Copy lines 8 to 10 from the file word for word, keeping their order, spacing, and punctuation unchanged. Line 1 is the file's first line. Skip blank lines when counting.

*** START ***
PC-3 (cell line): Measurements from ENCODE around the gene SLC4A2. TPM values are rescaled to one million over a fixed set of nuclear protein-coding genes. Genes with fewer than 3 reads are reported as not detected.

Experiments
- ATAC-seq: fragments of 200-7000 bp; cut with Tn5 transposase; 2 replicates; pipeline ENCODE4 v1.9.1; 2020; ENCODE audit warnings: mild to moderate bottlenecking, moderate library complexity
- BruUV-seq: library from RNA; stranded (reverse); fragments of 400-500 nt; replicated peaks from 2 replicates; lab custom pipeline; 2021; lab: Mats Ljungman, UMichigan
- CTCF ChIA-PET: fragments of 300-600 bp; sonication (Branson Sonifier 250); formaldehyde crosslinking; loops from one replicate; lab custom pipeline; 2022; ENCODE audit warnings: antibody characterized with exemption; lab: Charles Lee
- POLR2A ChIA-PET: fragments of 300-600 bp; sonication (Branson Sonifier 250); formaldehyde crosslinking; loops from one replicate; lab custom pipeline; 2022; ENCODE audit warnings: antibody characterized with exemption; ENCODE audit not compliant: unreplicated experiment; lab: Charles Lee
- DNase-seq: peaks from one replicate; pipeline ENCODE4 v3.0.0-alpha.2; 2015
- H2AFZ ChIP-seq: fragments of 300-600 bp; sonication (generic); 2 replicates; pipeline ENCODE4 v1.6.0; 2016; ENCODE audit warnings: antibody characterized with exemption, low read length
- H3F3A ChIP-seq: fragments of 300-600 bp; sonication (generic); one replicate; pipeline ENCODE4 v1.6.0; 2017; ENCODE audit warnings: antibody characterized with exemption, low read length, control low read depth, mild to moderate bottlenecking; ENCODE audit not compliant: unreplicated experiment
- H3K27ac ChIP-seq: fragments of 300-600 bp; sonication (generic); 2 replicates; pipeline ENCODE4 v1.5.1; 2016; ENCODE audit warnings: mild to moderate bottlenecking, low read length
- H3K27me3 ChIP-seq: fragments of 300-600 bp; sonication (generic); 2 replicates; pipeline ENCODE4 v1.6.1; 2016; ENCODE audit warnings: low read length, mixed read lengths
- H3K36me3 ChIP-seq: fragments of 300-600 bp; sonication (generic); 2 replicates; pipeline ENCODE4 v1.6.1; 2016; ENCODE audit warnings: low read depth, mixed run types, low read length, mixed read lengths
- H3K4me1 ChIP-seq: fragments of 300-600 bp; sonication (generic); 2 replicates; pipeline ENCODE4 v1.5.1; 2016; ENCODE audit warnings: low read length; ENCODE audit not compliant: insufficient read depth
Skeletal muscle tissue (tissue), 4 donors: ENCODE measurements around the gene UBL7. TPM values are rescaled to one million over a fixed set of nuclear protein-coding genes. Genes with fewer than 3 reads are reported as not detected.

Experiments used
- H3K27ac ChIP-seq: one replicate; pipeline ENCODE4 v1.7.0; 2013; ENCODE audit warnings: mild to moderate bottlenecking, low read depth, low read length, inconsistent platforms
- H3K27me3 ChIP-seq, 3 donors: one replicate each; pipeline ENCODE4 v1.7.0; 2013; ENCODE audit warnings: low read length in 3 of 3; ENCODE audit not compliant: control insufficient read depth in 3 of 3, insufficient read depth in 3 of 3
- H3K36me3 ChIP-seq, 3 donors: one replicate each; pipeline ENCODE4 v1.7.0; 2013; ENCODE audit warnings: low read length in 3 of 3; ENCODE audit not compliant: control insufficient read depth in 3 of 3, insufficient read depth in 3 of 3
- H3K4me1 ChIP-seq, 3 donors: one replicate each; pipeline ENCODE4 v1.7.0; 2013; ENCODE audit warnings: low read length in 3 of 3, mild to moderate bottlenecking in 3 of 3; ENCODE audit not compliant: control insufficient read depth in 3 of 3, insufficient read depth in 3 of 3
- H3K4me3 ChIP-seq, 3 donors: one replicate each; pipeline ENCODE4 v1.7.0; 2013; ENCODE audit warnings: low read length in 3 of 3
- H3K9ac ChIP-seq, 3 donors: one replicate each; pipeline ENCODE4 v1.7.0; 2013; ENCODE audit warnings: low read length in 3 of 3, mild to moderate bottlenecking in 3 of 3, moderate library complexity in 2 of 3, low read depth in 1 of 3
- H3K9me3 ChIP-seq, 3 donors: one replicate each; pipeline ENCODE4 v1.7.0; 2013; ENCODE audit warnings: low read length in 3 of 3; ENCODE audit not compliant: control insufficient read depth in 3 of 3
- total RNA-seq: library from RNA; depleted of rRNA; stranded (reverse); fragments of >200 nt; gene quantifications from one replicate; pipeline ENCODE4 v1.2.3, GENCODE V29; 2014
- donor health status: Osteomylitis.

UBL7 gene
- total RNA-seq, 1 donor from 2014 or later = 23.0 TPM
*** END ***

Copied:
- H2AFZ ChIP-seq: fragments of 300-600 bp; sonication (generic); 2 replicates; pipeline ENCODE4 v1.6.0; 2016; ENCODE audit warnings: antibody characterized with exemption, low read length
- H3F3A ChIP-seq: fragments of 300-600 bp; sonication (generic); one replicate; pipeline ENCODE4 v1.6.0; 2017; ENCODE audit warnings: antibody characterized with exemption, low read length, control low read depth, mild to moderate bottlenecking; ENCODE audit not compliant: unreplicated experiment
- H3K27ac ChIP-seq: fragments of 300-600 bp; sonication (generic); 2 replicates; pipeline ENCODE4 v1.5.1; 2016; ENCODE audit warnings: mild to moderate bottlenecking, low read length